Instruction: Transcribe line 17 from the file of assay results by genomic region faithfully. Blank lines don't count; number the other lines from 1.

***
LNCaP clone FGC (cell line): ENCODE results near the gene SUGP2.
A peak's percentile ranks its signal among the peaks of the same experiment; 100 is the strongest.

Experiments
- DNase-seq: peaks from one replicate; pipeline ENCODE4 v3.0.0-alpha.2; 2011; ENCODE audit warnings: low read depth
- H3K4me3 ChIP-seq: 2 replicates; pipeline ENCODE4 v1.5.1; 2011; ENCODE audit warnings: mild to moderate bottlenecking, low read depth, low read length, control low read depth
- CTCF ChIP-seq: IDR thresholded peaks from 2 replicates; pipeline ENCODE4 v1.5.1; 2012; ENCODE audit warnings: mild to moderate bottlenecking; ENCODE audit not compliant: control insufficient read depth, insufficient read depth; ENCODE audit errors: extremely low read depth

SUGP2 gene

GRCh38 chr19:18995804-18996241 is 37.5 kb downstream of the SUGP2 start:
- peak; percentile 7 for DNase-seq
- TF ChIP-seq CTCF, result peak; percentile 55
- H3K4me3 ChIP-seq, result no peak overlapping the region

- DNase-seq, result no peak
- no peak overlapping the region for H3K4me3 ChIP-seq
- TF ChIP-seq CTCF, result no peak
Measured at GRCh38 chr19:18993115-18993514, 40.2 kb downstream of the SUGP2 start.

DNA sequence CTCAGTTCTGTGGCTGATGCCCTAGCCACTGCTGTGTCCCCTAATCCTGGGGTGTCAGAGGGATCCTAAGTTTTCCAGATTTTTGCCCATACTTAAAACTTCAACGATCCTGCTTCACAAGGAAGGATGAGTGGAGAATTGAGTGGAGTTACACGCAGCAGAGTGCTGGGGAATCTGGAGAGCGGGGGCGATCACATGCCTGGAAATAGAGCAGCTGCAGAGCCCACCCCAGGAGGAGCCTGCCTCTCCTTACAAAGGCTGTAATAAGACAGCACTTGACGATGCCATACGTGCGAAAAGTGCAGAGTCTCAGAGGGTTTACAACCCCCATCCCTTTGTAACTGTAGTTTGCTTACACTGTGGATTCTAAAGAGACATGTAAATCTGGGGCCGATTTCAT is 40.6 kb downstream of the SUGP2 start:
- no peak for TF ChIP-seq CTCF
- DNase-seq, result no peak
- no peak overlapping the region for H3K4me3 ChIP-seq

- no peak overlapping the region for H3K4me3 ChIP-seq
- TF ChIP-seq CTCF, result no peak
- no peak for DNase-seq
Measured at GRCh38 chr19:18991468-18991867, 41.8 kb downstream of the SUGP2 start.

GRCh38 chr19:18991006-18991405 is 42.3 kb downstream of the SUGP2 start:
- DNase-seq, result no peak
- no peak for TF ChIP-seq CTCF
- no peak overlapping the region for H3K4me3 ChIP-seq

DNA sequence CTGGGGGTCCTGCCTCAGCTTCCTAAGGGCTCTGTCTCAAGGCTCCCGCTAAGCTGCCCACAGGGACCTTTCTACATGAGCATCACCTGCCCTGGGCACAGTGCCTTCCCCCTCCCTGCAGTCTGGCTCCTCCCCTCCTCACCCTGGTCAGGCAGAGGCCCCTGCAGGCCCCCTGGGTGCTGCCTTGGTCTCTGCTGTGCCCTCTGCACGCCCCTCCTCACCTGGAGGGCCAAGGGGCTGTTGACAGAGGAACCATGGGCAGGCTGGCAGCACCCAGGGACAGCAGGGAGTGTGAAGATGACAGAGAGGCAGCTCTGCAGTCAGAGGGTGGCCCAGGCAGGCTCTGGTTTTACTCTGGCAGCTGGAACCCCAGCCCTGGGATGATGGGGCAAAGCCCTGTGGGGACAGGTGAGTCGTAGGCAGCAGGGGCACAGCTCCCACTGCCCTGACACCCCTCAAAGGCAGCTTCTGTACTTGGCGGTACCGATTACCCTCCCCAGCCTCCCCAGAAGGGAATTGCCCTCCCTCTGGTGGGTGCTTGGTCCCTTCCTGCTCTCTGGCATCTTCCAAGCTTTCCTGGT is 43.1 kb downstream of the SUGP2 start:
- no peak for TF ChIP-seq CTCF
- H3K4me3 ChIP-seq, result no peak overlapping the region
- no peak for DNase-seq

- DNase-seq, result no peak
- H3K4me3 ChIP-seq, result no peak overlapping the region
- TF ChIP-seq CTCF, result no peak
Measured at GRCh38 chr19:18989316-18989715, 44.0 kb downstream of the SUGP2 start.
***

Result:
- no peak for TF ChIP-seq CTCF